The essential guide to encryption: What is it and how to do it

Data protection and encrpytion is a hot topic in the news, what with the government threatening to ban encryption in the interests of national security and the nasty WannaCry ransomware causing widespread chaos. But there are plenty of non-criminal reasons to encrypt your data, and protecting your files, messages and browsing habits from prying eyes needn’t mean you’ve got something to hide. After all, it’s nobody else’s business what you say and do on your PC, phone and on the web.

In this data protection special, we reveal the best free ways to protect your data, encrypt everything in your digital life, and explain why you might want to do so. We look at how to secure your communications; encrypt files and folders; prevent anyone from spying on your browsing (and that includes your ISP); and protect all your devices.

We also look at the controversy currently surrounding encryption and examine how it actually works.

Data protection: Encryption FAQ

What is encryption?

Encryption is the process of encoding messages and information so they can only be accessed by authorised parties, usually via a key that’s generated using an algorithm. The encrypted data can only be decrypted by another party in possession of the key.

Are there different types of encryption?

The two main types of encryption are symmetric and asymmetric: symmetric uses the same key for both encryption and decryption; asymmetric uses a combination of a private and a public key. The private key is kept secret by the owner while the public key is shared for anyone to use to encrypt messages – PGP (Pretty Good Privacy) is one of the most widely used public-key encryption methods. Data encrypted with the public key can only be decrypted witha corresponding private key.

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What is end-to-end encryption?

End-to-end encryption – as used by messaging services such as WhatsApp and iMessage, as well as online banks and security companies – is asymmetric. It is commonly used to prevent third parties from intercepting and reading sensitive and private data because it virtually eliminates the risk of messages and documents falling into the wrong hands. Anyone who intercepts the encrypted data without the private key will only see gobbledegook or nothing at all.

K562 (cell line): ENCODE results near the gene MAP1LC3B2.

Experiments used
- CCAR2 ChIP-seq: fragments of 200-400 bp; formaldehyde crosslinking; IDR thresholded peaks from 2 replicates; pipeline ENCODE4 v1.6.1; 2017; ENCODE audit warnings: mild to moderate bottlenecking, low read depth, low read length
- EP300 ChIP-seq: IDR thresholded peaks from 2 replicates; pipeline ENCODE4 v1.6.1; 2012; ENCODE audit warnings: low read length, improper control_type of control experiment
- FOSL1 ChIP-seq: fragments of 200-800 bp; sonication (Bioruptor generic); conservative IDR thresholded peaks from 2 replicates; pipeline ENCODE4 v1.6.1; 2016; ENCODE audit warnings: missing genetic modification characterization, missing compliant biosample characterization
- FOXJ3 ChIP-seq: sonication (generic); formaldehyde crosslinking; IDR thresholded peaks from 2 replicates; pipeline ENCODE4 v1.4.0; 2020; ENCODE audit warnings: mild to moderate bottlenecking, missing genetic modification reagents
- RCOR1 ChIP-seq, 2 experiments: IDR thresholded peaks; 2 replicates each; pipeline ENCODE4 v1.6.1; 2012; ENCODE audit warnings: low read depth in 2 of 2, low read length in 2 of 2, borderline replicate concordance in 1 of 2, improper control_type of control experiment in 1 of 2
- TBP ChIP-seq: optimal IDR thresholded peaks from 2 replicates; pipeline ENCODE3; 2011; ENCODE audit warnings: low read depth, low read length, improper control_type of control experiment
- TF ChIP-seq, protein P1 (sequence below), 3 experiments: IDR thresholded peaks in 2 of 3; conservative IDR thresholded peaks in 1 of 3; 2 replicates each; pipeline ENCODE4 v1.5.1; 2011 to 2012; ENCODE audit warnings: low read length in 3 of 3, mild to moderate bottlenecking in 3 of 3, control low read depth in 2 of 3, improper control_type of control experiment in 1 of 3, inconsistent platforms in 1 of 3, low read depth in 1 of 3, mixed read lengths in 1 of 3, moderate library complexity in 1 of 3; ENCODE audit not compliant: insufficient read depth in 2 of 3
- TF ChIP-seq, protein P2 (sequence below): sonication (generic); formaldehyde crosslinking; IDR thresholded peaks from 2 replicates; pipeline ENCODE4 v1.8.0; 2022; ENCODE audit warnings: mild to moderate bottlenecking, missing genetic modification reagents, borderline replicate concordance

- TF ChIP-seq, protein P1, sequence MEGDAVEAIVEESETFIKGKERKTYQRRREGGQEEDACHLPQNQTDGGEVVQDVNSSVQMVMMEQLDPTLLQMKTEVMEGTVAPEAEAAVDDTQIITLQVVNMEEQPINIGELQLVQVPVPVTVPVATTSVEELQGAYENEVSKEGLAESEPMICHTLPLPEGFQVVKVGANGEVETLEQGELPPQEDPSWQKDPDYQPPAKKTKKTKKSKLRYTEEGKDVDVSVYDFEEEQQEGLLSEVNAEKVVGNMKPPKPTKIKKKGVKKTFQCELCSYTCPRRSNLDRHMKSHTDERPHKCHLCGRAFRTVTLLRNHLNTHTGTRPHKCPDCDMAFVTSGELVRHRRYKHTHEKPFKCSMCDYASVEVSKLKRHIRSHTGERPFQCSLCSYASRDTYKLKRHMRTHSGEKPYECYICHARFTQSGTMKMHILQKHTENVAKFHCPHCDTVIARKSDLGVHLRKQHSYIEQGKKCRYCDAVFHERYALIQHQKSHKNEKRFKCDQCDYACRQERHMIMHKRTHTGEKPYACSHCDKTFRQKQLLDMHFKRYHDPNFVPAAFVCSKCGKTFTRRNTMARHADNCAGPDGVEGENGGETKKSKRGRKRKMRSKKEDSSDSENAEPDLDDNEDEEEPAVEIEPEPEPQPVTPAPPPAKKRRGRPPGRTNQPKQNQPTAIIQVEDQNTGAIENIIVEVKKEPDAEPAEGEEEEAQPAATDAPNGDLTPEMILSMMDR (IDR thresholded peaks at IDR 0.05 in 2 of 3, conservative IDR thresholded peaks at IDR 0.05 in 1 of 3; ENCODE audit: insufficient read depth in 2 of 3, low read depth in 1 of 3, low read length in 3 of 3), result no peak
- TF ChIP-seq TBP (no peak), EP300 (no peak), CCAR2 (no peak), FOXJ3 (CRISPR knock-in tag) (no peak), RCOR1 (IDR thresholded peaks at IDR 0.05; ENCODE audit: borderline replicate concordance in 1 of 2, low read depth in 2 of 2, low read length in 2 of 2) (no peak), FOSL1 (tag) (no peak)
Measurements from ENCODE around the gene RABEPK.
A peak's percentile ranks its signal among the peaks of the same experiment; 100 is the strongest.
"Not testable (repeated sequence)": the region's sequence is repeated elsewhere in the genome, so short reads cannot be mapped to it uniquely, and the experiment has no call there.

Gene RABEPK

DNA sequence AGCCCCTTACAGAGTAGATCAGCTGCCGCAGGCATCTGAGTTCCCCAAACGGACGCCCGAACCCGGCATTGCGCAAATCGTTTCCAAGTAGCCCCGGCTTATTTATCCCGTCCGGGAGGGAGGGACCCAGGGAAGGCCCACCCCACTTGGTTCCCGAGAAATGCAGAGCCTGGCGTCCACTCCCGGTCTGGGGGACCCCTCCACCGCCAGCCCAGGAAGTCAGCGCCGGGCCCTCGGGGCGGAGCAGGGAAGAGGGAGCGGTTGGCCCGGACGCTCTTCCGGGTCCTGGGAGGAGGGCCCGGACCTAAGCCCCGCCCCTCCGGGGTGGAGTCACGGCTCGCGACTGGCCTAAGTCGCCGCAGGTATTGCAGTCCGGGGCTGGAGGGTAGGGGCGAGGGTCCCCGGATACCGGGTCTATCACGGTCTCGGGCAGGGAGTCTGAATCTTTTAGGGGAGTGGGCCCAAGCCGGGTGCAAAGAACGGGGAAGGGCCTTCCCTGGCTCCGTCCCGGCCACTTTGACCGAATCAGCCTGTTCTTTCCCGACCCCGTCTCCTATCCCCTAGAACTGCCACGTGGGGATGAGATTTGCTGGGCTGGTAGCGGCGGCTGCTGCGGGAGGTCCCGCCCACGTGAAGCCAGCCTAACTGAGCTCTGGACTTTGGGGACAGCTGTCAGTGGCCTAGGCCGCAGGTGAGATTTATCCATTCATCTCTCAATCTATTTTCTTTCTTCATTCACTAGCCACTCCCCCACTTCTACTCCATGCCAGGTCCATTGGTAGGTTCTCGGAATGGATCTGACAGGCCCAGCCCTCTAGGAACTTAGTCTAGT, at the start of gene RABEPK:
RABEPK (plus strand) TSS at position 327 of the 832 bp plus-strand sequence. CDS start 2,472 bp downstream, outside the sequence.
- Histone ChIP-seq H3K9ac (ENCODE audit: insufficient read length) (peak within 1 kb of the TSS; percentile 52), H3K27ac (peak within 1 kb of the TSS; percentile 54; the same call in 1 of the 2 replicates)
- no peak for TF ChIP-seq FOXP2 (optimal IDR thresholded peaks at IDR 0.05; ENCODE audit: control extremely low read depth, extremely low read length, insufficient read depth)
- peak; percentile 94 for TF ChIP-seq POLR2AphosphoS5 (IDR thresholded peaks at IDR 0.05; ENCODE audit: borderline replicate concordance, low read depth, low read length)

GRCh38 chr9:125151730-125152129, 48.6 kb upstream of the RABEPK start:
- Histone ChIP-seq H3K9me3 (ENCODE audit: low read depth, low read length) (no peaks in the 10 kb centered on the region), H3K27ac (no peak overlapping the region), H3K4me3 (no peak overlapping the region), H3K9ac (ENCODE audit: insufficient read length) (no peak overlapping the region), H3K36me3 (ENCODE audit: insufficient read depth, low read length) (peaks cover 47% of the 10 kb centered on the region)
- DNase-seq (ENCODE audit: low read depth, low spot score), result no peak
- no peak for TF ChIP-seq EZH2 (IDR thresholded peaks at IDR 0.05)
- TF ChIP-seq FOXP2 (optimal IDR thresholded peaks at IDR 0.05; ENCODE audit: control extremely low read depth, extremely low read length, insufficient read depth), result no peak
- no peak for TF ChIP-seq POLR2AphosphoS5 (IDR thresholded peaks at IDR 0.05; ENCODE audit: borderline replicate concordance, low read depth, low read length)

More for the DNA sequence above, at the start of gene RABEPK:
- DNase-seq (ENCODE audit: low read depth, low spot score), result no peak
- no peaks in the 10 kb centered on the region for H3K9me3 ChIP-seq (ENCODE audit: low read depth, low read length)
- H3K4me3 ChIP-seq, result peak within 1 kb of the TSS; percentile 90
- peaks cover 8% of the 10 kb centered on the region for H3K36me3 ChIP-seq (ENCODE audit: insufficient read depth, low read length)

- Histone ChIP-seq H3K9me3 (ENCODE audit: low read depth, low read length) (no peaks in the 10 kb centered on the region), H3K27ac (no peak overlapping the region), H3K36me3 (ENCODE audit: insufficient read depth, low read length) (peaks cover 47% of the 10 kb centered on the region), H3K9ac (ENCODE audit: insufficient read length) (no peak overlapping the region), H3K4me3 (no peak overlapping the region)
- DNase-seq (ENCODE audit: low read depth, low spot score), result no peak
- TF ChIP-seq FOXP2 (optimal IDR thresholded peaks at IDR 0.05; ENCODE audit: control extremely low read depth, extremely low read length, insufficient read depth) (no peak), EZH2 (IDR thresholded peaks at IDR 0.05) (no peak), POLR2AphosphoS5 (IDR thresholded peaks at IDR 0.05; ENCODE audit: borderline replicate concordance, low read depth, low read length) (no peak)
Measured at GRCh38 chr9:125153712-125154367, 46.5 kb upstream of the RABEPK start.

What are the arguments against encryption?

Following the Westminster terrorist attack on 22 March, it emerged that Khalid Masood had used WhatsApp seconds before carrying out his crimes. Home Secretary Amber Rudd was frustrated that the intelligence services were unable to access his encrypted messages to search for clues, and she called for tech companies to include ‘backdoors’ in encryption, saying: “There should be no places for terrorists to hide”. This led the Guardian to criticise her “hazy grasp” of the technology. Rudd repeated her call to weaken encryption services after the London Bridge attack on 4 June, suggesting her grasp still hadn’t improved.

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Are such backdoors possible?

No. Encryption is binary, so either something is encrypted and therefore secure from everyone, or it’s not. There is no in-between. WhatsApp’s end-to-end encryption is there for a reason: to prevent cybercriminals, hackers and snoopers from seeing what users are sending each other. It’s so effective that WhatsApp itself is unable to see the content of messages.

The only way to break encryption by introducing a ‘backdoor’ would be to ditch the encryption altogether. The only other option is to ban all services that use end-to-end encryption, but this would only drive terrorists and criminals to find alternative tools.

Why don’t more companies use encryption?

That’s a question for those companies to answer. The technology is certainly there. Even Google, which is increasingly forcing websites to use encrypted HTTPS connections or else slip down its search results, only encrypts your Gmail messages on its own servers and not during transit. Similarly, most Android devices aren’t encrypted by default, whereas all passcode-protected iPhones and iPads are. Indeed, Apple caused controversy last year when it refused to let the FBI gain access to a password-protected iPhone belonging to a gunman.

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How do I ensure that my data is encrypted?

Well, that’s the purpose of this essential guide. Most encryption tools are free and very straightforward to use, and we’ve rounded up what we believe are the very best available. It’s surprising how much content – both on the web and on your PC – remains unencrypted, when it so easily could be, so we hope the advice in this feature helps to put your mind at rest about keeping your data secure and private.

Can I encrypt anything?

Just about, although some websites limit the use of third-party encryption tools. We think you’ll be pleasantly surprised at all the different types of data that can be encrypted nowadays. Naturally, we’re not encouraging you to encrypt other people’s files without their permission, which would also require devious malware-writing skills!

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